One of the biggest problems that most organizations face is the lack of accountability. No one ever wants to be at fault or take responsibility for their mistakes.
Ownership doesn’t mean physical ownership by the team. The ownership mindset refers to psychological ownership of business outcomes and feeling empowered to make decisions that lead to those outcomes. Team members with this quality are as much a part of celebrating wins as planning for future success. Ownership-driven teams also take responsibility for tasks as they arise — versus the alternative, where people need to be assigned responsibility. Fostering this mindset can be a significant contributor to company success.
Fortunately, under good leadership, the ownership mindset can be cultivated in any team.
Ownership-driven teams also take responsibility for tasks as they arise — versus the alternative, where people need to be assigned responsibility.
Conditions For Creating An Ownership Mindset
An ownership mindset comes from promoting team equality. When team members feel they’re essential and have an equal role in creating the company’s successes, they want to put forth the effort to realize those successes.
When you inspire this mindset, your team is better guided by values over rules. Team members can more clearly see the impact they have on the future of the business, which creates a feeling of ownership in the company’s outcome.
Team members are free to be more creative and involved in the organization. They feel responsible for the business outcomes and want the day-to-day to run smoothly. As a result, clients receive better care and are more satisfied.
Benefits Of The Ownership Culture
When the ownership mindset is established, things change for the better. When the entire team takes ownership of the outcome, they’re more productive overall.
Because success belongs to them as well, they make more independent decisions and take more active roles in completing tasks. They also coordinate and collaborate more directly with other departments and teams. Your team is empowered to be more creative and innovative, allowing them to take more calculated risks. The entire team feels heard and included. Because team members see their role in the bigger picture, they feel they have more influence over business outcomes and show more passion and dedication to success.
All of this employee morale doesn’t go unnoticed. After adopting this mindset, recruiting becomes easier. Because who doesn’t want to work in a positive environment? On the flip side, team retention also improves. No one wants to leave an environment where they feel appreciated and valued, especially when they’re invested in the company’s success.
Cultivating The Culture
Instilling this mindset into your team isn’t brain surgery, but it does come with its challenges and legwork. As the leader, you can take steps to make this change easier for your team.
To start, you need to build team accountability. Start by ensuring every team member has a clear sense of their role and responsibilities (written down) and has the tools they need to meet those demands. Next, you need quarterly key performance indicators (KPIs). KPIs are objective (not subjective) and measure how a team member performs.
If possible, your team members should identify their own quarterly KPIs based on their written responsibilities. Some might need help the first time, but by the second and third quarter, it shouldn’t take the manager any time. But, the manager plays a very important role in this. They must review each KPI and answer two important questions: Do the KPIs properly address the priorities of the role, and are the KPIs meaningful to the business? This isn’t micromanaging — it’s creating an atmosphere that encourages responsibility for tasks and how those tasks contribute to the project or company goals.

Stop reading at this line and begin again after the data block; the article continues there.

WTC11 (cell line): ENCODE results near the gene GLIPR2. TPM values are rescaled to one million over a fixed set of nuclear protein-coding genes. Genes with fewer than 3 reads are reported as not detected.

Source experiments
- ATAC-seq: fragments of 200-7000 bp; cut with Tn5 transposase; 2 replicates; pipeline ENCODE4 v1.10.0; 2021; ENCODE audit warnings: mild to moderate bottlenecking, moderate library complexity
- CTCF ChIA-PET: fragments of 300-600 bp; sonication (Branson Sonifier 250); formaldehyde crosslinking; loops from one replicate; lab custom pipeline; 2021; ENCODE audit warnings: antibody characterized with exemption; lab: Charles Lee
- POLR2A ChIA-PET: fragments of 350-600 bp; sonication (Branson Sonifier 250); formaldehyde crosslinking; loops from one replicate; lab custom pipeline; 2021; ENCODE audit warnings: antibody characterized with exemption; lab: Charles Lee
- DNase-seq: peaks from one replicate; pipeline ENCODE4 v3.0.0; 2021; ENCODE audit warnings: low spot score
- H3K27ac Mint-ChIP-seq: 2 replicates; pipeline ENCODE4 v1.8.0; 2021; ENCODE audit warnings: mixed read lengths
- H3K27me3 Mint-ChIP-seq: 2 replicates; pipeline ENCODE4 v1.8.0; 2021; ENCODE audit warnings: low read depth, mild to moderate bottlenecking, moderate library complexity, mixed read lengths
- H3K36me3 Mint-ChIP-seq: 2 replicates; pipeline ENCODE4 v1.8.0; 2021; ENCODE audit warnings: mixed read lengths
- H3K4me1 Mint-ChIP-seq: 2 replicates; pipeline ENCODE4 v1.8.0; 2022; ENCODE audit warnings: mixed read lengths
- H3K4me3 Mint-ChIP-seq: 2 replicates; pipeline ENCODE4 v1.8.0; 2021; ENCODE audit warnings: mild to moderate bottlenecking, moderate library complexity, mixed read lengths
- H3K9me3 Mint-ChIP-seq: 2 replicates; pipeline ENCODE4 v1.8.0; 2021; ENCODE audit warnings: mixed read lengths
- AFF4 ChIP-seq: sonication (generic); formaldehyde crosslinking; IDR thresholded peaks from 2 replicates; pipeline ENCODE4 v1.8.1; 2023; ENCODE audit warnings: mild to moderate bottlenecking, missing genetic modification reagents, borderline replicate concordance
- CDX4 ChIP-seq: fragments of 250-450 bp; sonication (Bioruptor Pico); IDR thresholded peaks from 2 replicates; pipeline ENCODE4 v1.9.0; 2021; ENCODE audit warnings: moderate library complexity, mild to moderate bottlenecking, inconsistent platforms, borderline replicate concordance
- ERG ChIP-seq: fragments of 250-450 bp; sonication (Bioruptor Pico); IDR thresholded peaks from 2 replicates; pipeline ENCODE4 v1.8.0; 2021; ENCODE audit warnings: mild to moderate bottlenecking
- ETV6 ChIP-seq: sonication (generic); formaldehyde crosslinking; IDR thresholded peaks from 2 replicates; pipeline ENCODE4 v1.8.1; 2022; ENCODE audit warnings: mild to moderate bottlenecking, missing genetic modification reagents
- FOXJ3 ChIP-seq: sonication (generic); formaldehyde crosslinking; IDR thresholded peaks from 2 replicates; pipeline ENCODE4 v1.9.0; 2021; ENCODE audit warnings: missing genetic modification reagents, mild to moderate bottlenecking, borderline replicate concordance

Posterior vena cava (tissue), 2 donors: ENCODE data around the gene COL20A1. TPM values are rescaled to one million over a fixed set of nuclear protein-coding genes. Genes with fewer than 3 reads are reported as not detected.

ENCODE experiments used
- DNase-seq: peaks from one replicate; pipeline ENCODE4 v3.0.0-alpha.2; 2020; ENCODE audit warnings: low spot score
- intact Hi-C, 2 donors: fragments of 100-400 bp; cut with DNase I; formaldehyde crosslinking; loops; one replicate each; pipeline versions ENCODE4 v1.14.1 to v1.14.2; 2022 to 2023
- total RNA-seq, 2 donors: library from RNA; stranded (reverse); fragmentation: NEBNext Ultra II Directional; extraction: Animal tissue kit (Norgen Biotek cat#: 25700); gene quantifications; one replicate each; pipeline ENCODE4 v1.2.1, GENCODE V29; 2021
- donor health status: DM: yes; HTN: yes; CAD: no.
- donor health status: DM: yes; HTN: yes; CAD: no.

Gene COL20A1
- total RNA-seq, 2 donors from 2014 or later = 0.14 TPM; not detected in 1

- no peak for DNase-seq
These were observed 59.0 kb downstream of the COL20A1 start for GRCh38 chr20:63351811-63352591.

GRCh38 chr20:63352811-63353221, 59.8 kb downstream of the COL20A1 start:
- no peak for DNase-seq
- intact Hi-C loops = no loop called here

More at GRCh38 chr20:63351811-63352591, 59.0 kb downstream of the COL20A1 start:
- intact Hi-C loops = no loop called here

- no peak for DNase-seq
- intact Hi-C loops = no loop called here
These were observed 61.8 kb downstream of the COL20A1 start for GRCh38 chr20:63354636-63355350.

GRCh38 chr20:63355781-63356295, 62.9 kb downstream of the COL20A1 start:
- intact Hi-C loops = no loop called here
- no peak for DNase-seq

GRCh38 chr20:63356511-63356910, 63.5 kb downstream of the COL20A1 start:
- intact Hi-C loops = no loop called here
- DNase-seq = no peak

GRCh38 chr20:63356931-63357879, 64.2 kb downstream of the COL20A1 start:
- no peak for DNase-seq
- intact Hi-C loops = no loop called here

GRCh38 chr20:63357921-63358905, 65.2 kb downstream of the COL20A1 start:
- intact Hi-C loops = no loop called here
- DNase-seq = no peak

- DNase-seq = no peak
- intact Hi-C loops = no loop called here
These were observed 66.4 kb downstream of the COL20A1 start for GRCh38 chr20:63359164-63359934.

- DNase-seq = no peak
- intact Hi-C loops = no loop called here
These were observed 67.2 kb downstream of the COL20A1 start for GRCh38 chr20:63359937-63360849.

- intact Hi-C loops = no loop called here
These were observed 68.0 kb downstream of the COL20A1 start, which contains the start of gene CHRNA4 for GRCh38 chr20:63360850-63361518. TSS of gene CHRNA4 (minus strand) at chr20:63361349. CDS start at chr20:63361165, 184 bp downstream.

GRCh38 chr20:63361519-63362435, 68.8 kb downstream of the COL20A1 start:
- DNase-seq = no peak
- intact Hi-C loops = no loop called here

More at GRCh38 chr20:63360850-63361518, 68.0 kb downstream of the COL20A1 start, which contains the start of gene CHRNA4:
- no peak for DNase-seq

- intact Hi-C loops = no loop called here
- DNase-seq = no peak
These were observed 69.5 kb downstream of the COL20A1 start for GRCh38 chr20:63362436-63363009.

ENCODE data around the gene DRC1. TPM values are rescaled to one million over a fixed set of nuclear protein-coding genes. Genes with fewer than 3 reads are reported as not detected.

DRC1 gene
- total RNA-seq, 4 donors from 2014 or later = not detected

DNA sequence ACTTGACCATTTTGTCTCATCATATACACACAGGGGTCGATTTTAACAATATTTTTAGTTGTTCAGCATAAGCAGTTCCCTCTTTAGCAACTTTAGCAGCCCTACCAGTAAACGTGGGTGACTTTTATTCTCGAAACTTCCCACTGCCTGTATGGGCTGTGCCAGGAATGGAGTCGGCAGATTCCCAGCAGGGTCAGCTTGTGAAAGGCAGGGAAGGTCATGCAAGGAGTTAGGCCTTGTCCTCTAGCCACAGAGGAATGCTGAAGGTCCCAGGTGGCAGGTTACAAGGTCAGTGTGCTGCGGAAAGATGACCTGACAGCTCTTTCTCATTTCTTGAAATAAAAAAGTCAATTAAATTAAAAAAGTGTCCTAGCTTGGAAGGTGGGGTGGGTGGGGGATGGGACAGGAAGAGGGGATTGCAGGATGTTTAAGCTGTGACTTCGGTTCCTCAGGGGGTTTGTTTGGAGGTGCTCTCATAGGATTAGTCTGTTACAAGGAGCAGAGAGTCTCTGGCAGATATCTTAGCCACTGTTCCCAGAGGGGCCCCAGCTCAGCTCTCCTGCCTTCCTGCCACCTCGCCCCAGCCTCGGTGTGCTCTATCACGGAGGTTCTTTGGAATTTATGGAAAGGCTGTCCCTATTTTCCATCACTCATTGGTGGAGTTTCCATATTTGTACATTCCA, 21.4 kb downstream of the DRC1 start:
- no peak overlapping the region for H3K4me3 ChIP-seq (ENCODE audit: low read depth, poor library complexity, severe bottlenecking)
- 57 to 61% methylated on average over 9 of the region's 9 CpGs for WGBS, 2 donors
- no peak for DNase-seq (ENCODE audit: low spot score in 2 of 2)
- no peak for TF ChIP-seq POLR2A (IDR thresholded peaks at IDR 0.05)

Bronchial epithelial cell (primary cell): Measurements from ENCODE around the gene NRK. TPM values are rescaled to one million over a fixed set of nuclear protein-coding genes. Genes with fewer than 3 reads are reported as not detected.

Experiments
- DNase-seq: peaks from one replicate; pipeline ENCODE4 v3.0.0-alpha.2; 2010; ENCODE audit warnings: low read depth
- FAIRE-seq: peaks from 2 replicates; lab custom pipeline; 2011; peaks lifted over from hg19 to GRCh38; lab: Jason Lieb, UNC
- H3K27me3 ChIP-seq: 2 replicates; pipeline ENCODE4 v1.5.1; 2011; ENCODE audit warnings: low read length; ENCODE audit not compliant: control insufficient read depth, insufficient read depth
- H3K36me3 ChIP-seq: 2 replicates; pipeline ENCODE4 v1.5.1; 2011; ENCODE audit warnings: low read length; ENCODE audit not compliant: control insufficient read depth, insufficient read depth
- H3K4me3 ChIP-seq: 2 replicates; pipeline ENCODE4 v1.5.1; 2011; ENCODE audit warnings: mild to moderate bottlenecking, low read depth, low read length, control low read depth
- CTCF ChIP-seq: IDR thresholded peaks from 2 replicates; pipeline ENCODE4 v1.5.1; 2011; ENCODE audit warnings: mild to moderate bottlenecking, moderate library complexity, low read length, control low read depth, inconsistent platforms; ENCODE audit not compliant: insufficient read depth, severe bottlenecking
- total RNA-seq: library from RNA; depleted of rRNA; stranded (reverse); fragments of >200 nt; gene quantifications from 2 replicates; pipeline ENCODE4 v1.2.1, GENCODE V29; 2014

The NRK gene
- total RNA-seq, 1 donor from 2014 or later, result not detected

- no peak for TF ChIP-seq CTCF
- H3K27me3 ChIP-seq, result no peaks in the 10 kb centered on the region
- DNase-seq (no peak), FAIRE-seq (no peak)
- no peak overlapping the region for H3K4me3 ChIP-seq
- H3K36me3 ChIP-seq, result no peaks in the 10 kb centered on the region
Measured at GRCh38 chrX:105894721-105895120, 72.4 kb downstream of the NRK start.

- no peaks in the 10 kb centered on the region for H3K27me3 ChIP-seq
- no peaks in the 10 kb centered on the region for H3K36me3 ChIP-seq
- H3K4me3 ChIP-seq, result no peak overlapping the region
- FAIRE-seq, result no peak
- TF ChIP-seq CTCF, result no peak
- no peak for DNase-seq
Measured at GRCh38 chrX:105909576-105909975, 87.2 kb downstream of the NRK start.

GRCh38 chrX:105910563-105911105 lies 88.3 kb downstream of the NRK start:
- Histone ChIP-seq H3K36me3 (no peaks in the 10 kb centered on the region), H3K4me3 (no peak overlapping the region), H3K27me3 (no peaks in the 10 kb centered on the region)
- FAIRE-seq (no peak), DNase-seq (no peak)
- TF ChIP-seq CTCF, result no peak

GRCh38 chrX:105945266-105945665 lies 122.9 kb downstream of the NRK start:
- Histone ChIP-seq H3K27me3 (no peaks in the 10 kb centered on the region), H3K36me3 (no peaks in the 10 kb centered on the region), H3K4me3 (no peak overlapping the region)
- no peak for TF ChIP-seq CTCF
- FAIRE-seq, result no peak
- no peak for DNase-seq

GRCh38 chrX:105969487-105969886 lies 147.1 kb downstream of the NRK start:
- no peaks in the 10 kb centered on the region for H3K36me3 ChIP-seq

Because KPIs are objective, whether they are met — or not — is not going to be based on the manager’s perception, but rather reality. There are only three possible results. The KPI is met (offer congratulations), the KPI was not met due to a third party or change in priorities (understand the lesson learned) or the KPI was not met due to the team member’s performance (an opportunity for learning and training). The most effective way to communicate is by creating a safe space for growth and an “open-door” policy that encourages two-way conversations.
To cultivate this culture, the entire organizational mindset must change. Meaning it’s time to abandon the project mindset. The project mindset is a temporary approach to tasks and work. In this mindset, business continuity is lost and we forget the “big picture.” Conversely, an ownership mindset is focused on the eventual goals of the organization, instead of short-term goals and objectives. With this mindset, teams have more responsibility for the final outcome, instead of just focusing on timelines, budgets, etc. An ownership mindset encourages your team to focus on the larger organizational goals, rather than just completing the task at hand, earning a paycheck and moving forward. Team members can consult with metrics to see what worked, what didn’t and how they can improve in the future. They also have a sense of pride when dealing with your customers.
Owning Your Mindset
Adopting an ownership mindset has numerous benefits for both your organization and your team. By encouraging a culture of accountability, communication, and empowerment, you can realize more satisfied employees, better morale and collaboration, improved productivity and better bottom-line performance. The key to unlocking this new mindset is empowering your team to take responsibility for the outcomes and the decisions that lead to these outcomes. Your team is vital to the bigger picture, but it’s up to you to instill that passion and accountability.